"The Newsroom" is back for a new season. I published an advance review earlier in the week, and I have some specific thoughts on the season premiere coming up just as soon as I have the confidence of a tall man...
A new credits sequence, a muted framing device, and 'News Night' in trouble as season 2 begins
Dexter looks into another of Vogel's patients, while the guilt consumes Deb
Aunt Lou's son rides into town, and George Hearst is not happy with anyone
For the third summer in a row, we're revisiting David Milch's classic revisionist HBO Western "Deadwood," this time discussing the third season.
While I once upon a time posted two separate reviews so people who hadn't watched the whole series would have a safe place to comment, almost no one bothered commenting on the newbie reviews last year, and they've been ditched. If you haven't finished the series, just avoid the comments of this review and you'll be fine.
Thoughts on episode 6, "A Rich Find," coming up just as soon as I finish showing water how to run downhill...
Ian Ziering + Tara Reid + horrible effects + sharks = social media paradise
Aaron Sorkin makes some tweaks, but the cable news drama remains too smug for its own good
I've lost track of the number of times in the last year when a major news event — or, rather, the news media majorly bungling its coverage of that event — inspired my Twitter feed to explode with comments about how "The Newsroom" would turn this into an episode two seasons from now. With each mention, there was a clear sense that these repeated, institutionalized screw-ups — the misreading of the Supreme Court's ruling on the Affordable Care Act, the torrent of erroneous information about the suspects in the Boston Marathon bombing, cable news completely ignoring the riveting, made-for-TV drama that was the recent Texas state legislature filibuster — were only proving "Newsroom" creator Aaron Sorkin correct in his thesis that the Fourth Estate has been badly failing the American people. Yet each one also came laced with jokes about the amazing power of 20/20 hindsight, about "News Night" producer Jim Harper conveniently having a second cousin once removed connected to the story, and about which Coldplay song would accompany the montage about a tragedy poorly-covered by the press.
What did everybody think of the new NBC summer series?
I never finished my attempt at an advance review of NBC's "Camp," in part because I ran out of synonyms for "pleasant" after a while. I didn't mind the three episodes that I watched, and even laughed in a spot or two, but nor did any of it stick with me for more than a few seconds after I finished. Though I liked Rachel Griffiths and many of her fellow Aussies-as-Americans, the show seems to be neither fish nor fowl: too much adult nookie to necessarily be a youth-appeal series, and too much sex talk overall for it to be an option for the family to watch together. 10 p.m. seems the right hour for it; I'm just not sure what the target audience is, and I don't think the show does a great job of explaining how family camp here works, as opposed to it just being an excuse to have grown-ups and kids together every now and then.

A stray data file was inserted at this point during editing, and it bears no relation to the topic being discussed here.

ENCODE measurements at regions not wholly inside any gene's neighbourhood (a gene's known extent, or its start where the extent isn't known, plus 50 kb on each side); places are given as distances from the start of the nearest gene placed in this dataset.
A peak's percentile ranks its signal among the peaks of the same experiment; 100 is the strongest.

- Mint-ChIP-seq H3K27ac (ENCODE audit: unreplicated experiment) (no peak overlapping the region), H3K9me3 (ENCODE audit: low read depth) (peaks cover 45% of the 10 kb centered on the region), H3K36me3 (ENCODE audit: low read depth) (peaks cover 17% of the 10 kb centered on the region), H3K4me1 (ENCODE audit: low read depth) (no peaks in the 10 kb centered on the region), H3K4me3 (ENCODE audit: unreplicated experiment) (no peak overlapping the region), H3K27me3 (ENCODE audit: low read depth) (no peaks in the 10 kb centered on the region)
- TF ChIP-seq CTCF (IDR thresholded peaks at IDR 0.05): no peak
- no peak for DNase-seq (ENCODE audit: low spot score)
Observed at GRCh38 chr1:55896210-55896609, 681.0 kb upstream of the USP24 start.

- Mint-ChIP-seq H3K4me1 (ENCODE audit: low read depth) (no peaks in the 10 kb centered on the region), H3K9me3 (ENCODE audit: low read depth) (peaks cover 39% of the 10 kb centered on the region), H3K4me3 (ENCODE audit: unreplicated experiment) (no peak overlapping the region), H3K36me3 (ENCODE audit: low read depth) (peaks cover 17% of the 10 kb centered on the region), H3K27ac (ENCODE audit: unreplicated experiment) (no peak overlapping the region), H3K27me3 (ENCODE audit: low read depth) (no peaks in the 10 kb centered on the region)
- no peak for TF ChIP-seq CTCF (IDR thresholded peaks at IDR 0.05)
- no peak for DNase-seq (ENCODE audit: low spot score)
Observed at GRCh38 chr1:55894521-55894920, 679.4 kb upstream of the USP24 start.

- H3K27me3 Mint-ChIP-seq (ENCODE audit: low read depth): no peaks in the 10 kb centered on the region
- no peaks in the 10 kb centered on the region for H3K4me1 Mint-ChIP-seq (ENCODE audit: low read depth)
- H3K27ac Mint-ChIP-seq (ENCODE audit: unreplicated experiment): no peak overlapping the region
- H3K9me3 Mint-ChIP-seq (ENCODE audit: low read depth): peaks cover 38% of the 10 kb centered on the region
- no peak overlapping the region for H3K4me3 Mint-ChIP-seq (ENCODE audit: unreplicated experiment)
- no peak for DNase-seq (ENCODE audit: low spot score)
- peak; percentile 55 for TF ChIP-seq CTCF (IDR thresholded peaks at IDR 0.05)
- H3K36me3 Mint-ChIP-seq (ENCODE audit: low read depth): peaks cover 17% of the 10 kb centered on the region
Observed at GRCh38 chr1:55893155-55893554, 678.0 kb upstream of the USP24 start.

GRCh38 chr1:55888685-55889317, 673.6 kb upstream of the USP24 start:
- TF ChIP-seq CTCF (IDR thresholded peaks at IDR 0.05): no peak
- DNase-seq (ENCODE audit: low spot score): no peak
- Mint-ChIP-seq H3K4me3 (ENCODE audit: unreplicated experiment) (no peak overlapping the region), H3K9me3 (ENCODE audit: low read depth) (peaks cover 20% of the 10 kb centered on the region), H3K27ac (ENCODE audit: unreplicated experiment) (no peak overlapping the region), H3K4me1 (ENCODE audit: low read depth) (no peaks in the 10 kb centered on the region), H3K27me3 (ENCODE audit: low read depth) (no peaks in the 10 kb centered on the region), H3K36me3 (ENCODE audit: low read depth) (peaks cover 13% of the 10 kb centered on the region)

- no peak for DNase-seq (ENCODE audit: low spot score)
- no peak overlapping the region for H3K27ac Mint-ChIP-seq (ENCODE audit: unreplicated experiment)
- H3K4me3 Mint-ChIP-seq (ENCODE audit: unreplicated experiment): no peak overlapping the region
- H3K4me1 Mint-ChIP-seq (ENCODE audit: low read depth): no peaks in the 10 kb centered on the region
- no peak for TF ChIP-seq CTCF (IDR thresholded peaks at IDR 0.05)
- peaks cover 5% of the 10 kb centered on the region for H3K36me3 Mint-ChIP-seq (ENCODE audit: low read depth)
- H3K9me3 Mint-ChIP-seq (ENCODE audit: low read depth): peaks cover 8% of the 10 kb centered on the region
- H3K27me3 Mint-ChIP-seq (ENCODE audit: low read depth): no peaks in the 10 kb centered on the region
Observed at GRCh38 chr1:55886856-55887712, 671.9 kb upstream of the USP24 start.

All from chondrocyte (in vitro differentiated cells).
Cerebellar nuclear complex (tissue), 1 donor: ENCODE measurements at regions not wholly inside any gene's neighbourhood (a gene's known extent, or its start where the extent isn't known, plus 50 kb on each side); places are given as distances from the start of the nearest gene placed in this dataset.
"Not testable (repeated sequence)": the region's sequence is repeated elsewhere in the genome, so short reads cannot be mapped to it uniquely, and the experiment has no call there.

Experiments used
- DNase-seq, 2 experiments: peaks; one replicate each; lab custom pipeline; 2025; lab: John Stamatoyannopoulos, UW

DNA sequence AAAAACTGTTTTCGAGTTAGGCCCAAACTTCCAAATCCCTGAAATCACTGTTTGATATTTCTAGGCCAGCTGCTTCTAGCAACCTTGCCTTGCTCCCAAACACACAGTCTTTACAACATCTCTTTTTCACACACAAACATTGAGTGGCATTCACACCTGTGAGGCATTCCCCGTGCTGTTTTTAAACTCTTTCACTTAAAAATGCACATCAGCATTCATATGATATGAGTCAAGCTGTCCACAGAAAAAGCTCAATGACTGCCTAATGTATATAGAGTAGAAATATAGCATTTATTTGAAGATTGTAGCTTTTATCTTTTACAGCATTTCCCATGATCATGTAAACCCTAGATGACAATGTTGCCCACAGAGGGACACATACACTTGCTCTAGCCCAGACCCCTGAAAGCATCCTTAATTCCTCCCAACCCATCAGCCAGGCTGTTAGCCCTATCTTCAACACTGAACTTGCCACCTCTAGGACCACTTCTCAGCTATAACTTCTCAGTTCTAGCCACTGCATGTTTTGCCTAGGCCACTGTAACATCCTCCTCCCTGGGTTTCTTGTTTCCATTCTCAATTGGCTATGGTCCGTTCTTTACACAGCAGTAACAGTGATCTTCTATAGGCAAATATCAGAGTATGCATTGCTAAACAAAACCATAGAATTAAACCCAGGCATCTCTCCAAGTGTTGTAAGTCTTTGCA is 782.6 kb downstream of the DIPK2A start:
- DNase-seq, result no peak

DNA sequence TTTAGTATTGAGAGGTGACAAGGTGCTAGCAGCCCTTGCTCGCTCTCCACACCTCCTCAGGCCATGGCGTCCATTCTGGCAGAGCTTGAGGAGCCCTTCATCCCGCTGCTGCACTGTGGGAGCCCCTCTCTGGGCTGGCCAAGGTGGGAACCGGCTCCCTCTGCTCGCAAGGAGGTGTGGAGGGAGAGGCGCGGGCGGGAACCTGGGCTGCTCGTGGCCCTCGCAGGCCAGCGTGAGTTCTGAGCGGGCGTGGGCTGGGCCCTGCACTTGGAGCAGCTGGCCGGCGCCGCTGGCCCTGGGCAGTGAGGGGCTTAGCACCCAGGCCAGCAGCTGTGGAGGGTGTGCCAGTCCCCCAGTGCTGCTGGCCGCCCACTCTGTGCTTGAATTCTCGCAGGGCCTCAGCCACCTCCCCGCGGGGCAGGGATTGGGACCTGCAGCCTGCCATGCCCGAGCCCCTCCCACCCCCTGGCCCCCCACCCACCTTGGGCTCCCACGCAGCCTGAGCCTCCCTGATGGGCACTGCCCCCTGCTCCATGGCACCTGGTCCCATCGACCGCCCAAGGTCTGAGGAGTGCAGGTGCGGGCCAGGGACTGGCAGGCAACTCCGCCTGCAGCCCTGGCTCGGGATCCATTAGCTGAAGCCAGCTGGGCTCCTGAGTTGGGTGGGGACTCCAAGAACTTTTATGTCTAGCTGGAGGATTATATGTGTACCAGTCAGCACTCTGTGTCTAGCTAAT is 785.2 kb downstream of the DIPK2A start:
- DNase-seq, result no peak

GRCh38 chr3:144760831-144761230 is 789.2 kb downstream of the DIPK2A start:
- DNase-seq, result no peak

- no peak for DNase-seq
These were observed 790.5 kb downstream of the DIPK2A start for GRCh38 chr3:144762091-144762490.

For those who tuned in last night, what did you think? Did you find the Australian-ness of it all distracting, or did you not notice? And are you going to watch again?
The new FX drama kicks off with an unusual corpse left on the El Paso/Juárez border crossing
Dramedy from 'Weeds' creator Jenji Kohan doesn't come with the hype of 'House of Cards' or 'Arrested Development'
The female prison dramedy "Orange Is the New Black" is the fourth Netflix original series to debut this year (all 13 episodes of the first season should be available to stream after 12 a.m. Pacific tonight), and battling it out with the horror series "Hemlock Grove" for the lowest profile. "House of Cards" was the splashy, expensive acquisition, bought out from under the noses of HBO and company, starring Kevin Spacey, directed by David Fincher, and arriving with all the polish and fanfare of a premiere cable drama. The new season of "Arrested Development" was the resurrection of a beloved comedy series that was canceled much too soon in the mid-'00s. And yet each was something of a disappointment: "House of Cards" felt formulaic and emotionally empty, while "Arrested Development" struggled to recreate the old magic with the characters mostly separated.
Cops Diane Kruger and Demián Bichir investigate a serial killer
Many elements of FX's new crime drama "The Bridge" (it debuts tomorrow night at 10) may seem familiar. One of its two main characters, El Paso homicide detective Sonya Cross (Diane Kruger) suffers (undiagnosed) from Asperger's syndrome, putting her into good, if socially clumsy, current company with the likes of Temperance Brennan on "Bones," Will Graham on "Hannibal" and both the Cumberbatch and Miller versions of Sherlock Holmes. It will spend most of its first season dealing with the pursuit by Cross and Mexican cop Hector Ruiz (Demián Bichir) of a baroque serial killer, which invites immediate comparisons to "Dexter," "Hannibal," the current season of "The Killing" and virtually every other serial killer-obsessed cop show of the moment. And it is, like "The Killing," a remake of a popular Scandinavian series, "Bron," which was set on the border between Denmark and Sweden.
But what makes "The Bridge" special, and potentially great, is an attribute more often applied to real estate than TV drama: location, location, location.
Liam Neesons' biggest fans will emcee for the Television Critics Association on August 3